by Jamie Bonham, Director of Corporate Engagement.
The inevitable march toward mandatory ESG disclosure continues, though the road ahead is shaping up to be a bumpy one.
Editor’s note: This article first appeared in our Active Ownership Report from Q2, 2022
The U.S. Securities and Exchange Commission (SEC) wrapped up consultation on its proposal to mandate climate-related disclosure. It was a consultation NEI participated in, and we were surprised by the proposal’s scope and ambition. If it moves forward, this landmark ESG development will be felt around the world.
In a nutshell, the rule would mandate the disclosure of climate-related information largely aligned with the Task Force on Climate-related Financial Disclosures (TCFD) in a company’s existing SEC-mandated financial disclosure documents. While the Canadian Securities Association (CSA) also proposed mandatory climate-related disclosure aligned with the TCFD, the SEC proposal is far more prescriptive, and far more ambitious. This gap in ambition is sure to cause consternation. The SEC did ask if Canadian issuers should be able to offer their CSA-compliant disclosures in lieu of meeting the SEC expectations. We suggested that would not be appropriate unless the Canadian expectations increased.
Our submission to the SEC’s consultation was broadly supportive and highlighted the importance of having reliable and comparable climate-related data from issuers. We found much to like in the proposal, from mandating GHG emissions disclosure to detailing governance oversight of climate risks to the requirement to disclose corporate transition plans and more.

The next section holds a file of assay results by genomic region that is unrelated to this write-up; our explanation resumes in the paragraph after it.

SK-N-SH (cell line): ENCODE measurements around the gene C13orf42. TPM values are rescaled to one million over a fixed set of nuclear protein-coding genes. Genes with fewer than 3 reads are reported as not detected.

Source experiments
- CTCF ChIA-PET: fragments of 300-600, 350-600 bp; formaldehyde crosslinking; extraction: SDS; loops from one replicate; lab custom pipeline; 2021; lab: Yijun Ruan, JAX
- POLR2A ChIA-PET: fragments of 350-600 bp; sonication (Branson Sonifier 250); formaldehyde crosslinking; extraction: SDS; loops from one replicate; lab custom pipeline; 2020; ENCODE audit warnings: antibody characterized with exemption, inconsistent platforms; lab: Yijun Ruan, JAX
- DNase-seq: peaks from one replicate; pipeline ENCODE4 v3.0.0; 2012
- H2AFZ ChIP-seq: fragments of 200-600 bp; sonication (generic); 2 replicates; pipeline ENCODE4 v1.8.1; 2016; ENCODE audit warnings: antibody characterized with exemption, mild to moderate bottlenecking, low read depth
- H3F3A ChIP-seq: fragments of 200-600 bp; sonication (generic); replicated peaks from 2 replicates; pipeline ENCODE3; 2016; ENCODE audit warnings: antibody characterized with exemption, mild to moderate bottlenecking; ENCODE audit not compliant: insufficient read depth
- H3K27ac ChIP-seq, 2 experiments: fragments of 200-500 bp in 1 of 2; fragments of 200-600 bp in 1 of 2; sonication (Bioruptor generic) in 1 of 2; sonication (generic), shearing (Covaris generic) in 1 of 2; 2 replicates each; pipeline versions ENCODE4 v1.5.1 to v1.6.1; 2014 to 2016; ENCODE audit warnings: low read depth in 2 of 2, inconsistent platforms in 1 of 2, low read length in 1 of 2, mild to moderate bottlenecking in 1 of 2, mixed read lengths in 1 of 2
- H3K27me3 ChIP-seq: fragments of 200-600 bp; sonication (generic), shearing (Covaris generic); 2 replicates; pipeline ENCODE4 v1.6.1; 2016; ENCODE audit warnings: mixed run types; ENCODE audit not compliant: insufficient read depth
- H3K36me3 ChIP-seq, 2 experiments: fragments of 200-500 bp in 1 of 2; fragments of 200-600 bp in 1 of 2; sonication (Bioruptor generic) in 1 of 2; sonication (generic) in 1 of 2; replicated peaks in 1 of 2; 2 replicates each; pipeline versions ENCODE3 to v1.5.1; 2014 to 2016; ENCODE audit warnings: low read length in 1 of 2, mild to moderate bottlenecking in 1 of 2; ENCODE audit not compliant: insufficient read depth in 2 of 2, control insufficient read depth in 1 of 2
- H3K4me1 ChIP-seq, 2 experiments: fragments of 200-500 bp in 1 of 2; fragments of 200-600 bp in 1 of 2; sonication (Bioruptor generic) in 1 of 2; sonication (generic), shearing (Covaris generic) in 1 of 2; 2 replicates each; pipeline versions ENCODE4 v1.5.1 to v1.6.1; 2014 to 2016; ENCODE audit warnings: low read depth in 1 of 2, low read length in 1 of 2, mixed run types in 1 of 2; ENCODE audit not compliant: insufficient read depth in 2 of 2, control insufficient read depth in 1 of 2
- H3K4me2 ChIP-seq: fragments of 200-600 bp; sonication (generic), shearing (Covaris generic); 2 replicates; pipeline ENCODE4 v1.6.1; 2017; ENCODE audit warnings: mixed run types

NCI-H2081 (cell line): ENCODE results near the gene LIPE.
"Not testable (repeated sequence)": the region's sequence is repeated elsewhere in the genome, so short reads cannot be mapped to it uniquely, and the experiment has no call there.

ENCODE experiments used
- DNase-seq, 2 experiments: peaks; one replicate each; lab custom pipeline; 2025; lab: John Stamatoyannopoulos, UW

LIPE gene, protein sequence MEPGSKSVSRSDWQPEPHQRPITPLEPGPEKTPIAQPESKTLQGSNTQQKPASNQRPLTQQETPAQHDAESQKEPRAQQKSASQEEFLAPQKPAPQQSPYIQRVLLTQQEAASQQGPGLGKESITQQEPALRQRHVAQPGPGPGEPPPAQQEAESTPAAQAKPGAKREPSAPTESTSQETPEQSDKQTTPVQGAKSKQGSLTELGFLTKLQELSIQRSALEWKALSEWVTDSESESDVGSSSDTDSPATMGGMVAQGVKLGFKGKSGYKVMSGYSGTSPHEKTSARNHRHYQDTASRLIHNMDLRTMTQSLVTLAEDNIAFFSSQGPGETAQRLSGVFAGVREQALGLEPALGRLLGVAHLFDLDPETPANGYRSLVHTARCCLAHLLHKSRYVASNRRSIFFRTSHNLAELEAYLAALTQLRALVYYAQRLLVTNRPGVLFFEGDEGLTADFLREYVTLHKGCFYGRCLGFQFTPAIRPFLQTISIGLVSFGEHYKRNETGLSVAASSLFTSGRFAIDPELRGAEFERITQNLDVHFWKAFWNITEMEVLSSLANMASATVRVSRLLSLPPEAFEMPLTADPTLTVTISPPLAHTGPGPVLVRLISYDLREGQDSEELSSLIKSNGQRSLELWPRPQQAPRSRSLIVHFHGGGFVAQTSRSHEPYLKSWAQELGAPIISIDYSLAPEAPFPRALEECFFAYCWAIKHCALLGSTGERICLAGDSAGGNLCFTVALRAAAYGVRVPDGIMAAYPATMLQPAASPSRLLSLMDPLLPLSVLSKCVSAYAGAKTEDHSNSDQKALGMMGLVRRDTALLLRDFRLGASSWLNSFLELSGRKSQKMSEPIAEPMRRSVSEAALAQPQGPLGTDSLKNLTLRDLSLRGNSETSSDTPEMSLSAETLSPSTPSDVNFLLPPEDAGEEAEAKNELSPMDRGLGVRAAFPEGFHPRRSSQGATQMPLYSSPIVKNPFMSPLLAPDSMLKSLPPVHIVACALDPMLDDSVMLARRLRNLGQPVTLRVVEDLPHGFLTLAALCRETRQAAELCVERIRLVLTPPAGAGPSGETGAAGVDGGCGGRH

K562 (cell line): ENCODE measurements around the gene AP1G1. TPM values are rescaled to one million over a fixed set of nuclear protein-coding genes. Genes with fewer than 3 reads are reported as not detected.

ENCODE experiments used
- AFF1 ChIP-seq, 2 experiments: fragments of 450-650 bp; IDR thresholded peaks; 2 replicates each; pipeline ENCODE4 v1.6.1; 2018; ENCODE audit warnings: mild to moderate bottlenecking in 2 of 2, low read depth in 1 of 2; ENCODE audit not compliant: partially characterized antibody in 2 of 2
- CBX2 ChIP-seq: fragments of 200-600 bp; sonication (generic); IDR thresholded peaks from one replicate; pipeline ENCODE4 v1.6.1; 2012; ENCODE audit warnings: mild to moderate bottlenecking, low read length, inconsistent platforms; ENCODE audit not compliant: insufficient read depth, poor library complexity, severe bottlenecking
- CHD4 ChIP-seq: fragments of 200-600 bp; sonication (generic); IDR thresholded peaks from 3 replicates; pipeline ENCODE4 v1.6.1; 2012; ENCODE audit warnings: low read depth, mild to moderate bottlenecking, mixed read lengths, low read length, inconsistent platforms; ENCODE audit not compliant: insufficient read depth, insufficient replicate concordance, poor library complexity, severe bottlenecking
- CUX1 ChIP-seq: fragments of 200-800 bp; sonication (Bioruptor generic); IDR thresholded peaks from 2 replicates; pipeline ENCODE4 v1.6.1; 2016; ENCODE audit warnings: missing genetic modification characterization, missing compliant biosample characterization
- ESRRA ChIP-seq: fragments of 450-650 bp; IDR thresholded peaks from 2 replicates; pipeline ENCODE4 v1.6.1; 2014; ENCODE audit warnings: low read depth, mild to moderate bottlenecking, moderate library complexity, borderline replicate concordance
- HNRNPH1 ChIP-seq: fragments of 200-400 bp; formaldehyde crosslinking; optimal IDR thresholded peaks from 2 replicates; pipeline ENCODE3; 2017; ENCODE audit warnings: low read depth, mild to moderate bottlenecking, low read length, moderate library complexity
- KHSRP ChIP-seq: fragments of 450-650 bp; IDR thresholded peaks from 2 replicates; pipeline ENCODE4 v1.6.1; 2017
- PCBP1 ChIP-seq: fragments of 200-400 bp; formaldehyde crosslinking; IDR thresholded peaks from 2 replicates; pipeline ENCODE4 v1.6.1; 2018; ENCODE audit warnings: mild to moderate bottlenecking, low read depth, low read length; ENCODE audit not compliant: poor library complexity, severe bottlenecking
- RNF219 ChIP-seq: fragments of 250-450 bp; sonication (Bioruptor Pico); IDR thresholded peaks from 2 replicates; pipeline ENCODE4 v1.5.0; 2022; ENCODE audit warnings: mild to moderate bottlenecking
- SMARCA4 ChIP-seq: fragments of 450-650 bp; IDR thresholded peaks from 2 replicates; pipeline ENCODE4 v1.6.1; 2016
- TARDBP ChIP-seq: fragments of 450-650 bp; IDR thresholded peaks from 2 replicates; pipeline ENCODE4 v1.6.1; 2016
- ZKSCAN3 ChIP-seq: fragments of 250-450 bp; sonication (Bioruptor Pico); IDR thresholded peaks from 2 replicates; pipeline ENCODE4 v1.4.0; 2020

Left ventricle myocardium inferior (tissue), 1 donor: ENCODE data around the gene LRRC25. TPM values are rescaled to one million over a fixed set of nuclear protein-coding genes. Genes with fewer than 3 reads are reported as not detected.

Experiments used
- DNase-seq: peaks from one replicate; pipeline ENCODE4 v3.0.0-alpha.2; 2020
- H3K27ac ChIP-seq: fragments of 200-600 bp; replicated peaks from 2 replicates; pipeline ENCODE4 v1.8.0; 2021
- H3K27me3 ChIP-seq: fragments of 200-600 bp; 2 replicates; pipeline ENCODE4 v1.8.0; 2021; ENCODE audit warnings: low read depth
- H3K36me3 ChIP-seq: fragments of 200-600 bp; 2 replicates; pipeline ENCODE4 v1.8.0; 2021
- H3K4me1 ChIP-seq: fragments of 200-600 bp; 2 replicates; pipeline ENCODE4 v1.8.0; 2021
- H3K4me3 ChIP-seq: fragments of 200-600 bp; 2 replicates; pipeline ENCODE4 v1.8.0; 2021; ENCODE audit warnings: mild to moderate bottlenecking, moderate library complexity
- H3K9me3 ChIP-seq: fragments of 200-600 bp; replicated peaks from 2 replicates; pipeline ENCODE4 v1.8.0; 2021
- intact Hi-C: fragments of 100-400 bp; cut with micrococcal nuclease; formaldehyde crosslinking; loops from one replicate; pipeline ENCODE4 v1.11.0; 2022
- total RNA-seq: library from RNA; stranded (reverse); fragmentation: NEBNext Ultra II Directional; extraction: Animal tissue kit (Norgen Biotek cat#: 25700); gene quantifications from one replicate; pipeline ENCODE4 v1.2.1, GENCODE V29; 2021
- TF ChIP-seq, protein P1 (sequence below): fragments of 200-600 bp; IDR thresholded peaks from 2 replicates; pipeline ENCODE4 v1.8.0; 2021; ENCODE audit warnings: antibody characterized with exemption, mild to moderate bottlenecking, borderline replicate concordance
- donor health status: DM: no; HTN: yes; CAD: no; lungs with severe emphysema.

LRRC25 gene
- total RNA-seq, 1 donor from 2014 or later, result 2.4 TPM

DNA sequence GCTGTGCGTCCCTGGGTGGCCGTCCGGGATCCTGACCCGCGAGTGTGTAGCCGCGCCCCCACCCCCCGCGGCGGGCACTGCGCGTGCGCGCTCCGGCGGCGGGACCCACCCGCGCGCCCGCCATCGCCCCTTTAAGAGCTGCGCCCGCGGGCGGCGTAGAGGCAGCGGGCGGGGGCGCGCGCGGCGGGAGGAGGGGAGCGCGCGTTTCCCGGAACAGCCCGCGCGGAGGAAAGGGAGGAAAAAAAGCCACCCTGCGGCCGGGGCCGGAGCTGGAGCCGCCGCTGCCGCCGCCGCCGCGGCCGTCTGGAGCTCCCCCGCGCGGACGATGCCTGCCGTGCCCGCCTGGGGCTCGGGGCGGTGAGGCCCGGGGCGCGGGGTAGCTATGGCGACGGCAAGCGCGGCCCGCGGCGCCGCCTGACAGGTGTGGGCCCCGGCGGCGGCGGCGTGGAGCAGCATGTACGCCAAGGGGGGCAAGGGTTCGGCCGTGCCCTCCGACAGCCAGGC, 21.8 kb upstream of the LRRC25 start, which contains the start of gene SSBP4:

The spectre of mandatory climate-related disclosure requirements has led to an unsurprising yet illuminating response from corporate and political actors. The current voluntary disclosure regime has broadly caught on across sectors, and most large issuers are already providing some level of disclosure. The number of companies that have committed to aligning with a net-zero future grows daily. According to Just Capital, some 25% of the Russell 3000 have set a net-zero by 2050 target. But the threat of having this disclosure mandated in auditable, legally binding financial disclosures has sparked an outcry. Industry associations have been particularly disparaging, asking that it be delayed, significantly altered, or dismissed outright. Legal action should the SEC carry forward with the existing proposal seems a strong possibility. The contradiction between what companies are already doing (e.g. disclosing climate-related data and setting ambitious GHG reduction targets) and the largely negative response to the consultation is jarring.
The backlash seems to mirror a broader backlash to ESG principles creeping into American discourse. To be fair, the proposal as it stands could be trimmed, and not every corporate entity that responded to the consultation was opposed. Some of the points raised by critics are indeed worthy of consideration. But the gap between investor and corporate expectations when it comes to climate-related disclosure is clear.
In the end, the SEC’s mandate is to protect investors, and the overwhelming majority of investors who responded to the consultation have been supportive. This is a textbook case of why investor policy advocacy is so important. We hope the weight of investor expectations will carry the day, and that we see a ground-breaking (if less onerous) rule issued by the SEC sooner rather than later.
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